A September Interior Home Checklist

Prep your home for cooler weather with these tasks to do in an hour, over a weekend and during the month.

From the first days, which probably still feel like summer, to the last, when you may notice that first chill in the air, September is a time of transition. Get your home ready for the season ahead by ticking off these to-dos, from adding cozy layers to scheduling necessary maintenance — and then curl up in your favorite chair and savor the comforts of home.

Interior Design Photography Los Angeles September 2015 mediterranean-bedroom

1. Cozy up with warm layers. Have you felt that first nip in the air yet? When you do, think about swapping out lighter-weight bedding for flannel sheets and fluffy duvets. Bring added warmth to the other rooms in your house with throws and pillows in rich fabrics like wool, velvet or faux fur. Thicker area rugs and curtains not only feel cozier, but they also can actually help your home feel warmer — and cut down on your energy bills.

COLLEGE PARK | PRIVATE RESIDENCE contemporary-living-room

 

2. Order firewood. Whether you use a wood stove for actual warmth or just for coziness, now is a good time to order a delivery of firewood. If you can help it, don’t store large quantities of wood directly against the house, which can encourage pests, but do keep it protected from rain and snow beneath a shelter.

3. Check safety devices. Test smoke detectors and carbon monoxide detectors; replace batteries as needed. Check the expiration date on your fire extinguisher and replace if needed.

Cozy Country Reno transitional-home-office

 

4. Set up a homework or project area. Encourage kids to get their work done with an area that is comfortable, attractive and well-organized. Ideally, make available a large surface for spreading out big or messy projects. The dining table can work, but if you have the room, consider adding a dedicated project table and keep all the necessary supplies at hand.

Tackle These Tasks Over a Weekend

Vineyard Street Project transitional-living-room

 

5. Clean leather furniture. It’s important to know whether your leather furniture has a finish before treating it with any products, so check labels or look up the item on the retailer’s or manufacturer’s website before you begin.
For unprotected leather (also called aniline), less is more when it comes to cleaning: Wipe with a clean, dry cloth or one slightly dampened with distilled water.
For protected leather (also called semianiline or pigmented), you can make your own cleaning solution by adding a few drops of mild nondetergent soap to distilled water, or use a commercial leather cleaning product. Apply with a microfiber cloth.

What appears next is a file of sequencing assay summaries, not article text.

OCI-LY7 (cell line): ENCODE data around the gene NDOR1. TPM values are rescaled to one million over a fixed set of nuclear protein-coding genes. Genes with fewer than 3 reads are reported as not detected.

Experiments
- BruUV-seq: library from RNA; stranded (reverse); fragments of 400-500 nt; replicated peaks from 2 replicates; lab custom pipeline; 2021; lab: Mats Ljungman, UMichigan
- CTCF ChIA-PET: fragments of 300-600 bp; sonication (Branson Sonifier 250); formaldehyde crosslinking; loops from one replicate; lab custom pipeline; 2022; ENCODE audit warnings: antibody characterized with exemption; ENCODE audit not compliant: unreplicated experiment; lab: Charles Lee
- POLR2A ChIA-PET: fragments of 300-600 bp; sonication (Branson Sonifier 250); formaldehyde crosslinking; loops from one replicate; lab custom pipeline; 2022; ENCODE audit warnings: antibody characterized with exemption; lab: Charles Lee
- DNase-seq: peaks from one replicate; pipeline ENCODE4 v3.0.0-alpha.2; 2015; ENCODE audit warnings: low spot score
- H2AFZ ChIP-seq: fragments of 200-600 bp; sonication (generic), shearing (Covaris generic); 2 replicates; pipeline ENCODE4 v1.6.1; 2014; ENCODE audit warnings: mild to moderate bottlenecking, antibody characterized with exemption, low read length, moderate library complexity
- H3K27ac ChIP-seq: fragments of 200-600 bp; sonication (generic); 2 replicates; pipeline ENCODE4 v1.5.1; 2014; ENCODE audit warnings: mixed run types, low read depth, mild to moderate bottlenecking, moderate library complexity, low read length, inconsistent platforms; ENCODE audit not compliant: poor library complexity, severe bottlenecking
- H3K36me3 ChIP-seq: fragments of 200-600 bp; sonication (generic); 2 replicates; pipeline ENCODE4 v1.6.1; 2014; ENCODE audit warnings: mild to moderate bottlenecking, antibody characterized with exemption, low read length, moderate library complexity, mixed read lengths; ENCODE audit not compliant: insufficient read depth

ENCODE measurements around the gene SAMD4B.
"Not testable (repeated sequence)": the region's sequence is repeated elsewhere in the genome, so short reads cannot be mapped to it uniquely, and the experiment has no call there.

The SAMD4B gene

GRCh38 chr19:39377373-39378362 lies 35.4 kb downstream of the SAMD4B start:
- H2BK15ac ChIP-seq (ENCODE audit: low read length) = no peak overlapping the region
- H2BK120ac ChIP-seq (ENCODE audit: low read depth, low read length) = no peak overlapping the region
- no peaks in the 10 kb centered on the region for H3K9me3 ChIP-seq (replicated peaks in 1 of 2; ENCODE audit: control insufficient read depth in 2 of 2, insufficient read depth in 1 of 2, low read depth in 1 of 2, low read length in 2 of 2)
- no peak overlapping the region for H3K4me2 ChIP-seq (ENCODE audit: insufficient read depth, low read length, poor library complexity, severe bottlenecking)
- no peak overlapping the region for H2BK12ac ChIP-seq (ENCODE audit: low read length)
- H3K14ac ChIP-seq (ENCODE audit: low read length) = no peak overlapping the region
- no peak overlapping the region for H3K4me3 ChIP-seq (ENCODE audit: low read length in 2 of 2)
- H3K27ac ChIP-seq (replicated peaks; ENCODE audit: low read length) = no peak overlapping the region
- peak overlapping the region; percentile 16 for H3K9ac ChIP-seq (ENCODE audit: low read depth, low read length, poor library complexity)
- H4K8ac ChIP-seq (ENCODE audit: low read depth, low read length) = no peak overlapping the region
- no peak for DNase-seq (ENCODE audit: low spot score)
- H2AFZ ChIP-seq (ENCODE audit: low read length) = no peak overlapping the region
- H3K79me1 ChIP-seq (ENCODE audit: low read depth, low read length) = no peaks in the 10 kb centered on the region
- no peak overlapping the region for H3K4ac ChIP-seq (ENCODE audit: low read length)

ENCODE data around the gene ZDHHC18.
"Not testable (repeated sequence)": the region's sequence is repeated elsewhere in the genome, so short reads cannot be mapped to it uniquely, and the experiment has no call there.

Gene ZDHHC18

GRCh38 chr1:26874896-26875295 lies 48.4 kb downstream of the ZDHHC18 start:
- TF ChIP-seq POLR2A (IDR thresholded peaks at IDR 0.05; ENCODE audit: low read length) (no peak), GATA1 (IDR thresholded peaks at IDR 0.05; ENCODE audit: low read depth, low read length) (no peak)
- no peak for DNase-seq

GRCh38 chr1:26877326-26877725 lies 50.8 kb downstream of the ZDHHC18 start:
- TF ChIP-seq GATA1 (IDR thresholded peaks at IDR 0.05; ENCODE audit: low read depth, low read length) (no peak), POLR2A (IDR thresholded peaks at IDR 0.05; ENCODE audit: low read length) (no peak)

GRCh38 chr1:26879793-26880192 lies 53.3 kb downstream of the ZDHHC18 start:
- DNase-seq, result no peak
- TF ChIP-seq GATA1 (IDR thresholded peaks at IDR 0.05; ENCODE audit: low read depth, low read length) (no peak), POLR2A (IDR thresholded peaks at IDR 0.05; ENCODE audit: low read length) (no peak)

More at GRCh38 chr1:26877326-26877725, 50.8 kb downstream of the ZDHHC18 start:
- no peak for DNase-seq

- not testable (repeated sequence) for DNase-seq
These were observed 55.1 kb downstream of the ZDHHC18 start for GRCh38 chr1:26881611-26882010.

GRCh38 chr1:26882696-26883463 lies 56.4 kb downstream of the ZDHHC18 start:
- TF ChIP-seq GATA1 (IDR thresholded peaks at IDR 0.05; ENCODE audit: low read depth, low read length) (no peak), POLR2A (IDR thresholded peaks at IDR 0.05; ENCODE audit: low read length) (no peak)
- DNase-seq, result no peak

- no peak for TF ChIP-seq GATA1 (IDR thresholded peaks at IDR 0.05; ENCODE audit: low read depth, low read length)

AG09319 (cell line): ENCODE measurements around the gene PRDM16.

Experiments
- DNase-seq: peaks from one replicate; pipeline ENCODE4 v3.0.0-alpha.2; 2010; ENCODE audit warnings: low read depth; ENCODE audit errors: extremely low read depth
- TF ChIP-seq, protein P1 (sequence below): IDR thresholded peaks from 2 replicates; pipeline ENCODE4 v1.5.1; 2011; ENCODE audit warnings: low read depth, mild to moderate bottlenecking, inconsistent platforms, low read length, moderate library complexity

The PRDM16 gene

Interior and Exterior Views rustic-bedroom

 

6. Remove window AC units. If you use window air-conditioning units, now is the time to either remove them or cover them outside with protective insulation. Removing the units is the better option because this will allow you to close the windows, minimizing winter heat loss. If you choose to leave them in over the winter, be sure to pick up insulating covers made for this purpose and securely attach them outside.

7. Add weatherstripping. Newer double-pane windows may not need weatherstripping, but it will help most older windows retain heat and stop drafts. Check areas with previously applied weatherstripping and remove or replace as needed.

TCS Closets modern-closet

 

8. Freshen up your fall wardrobe. If you’ve bought new clothes recently, take this opportunity to sort through the rest of your wardrobe and remove pieces you no longer wear. Collect clothes that need repair and move summer clothes to an out-of-the-way spot so that your fall wardrobe can be front and center. Polish shoes, remove pilling from coats and sweaters, and clean out handbags and totes.

Hill Section Home rustic-exterior

 

9. Inspect the roof and gutters. It’s generally fine to wait until most of the leaves have fallen in autumn to clean out the gutters and downspouts, but giving these areas a quick visual inspection now is a good idea. Pull out any sticks or other debris blocking the gutters, and make note of any worn-out seals around vent pipes and chimneys. If you do not feel comfortable on a ladder, or have a home of two or more stories, hire someone to do a quick inspection for you. Schedule any needed repairs now so that your home will be buttoned up for winter.

Maintenance and Extras to Budget for This Month

10. Schedule chimney and furnace maintenance. Make sure your fireplace and heating system are clean, safe and ready to go by having a pro look at them now. Having your chimney cleaned will also ensure that you don’t try to start a fire when an animal family (or an old nest) is inside. And if you don’t have a chimney cap yet, speak with your chimney sweep about adding a one. The metal cap with screened sides can prevent critters from getting in and helps protect your roof from burning embers.

Family Farmhouse farmhouse-laundry-room

 

11. Maintain the washer and dryer. Cleaning out the dryer vents can be a DIY job, but if you don’t feel comfortable doing so (or if you’ve been putting it off), you may want to hire a pro to do washer and dryer maintenance for you. Washing-machine hoses need to be replaced from time to time, and a cracked hose can cause a leak — which can mean costly damage to your home. Clean dryer vents and hoses will help your machine work more efficiently and reduce the risk of fire.

12. Consider beefing up insulation. Looking for a way to save on your energy bills this winter? You may want to think about adding insulation to your attic space or inside walls. This can make a big difference in how well your home retains heat in winter and stays cool in summer.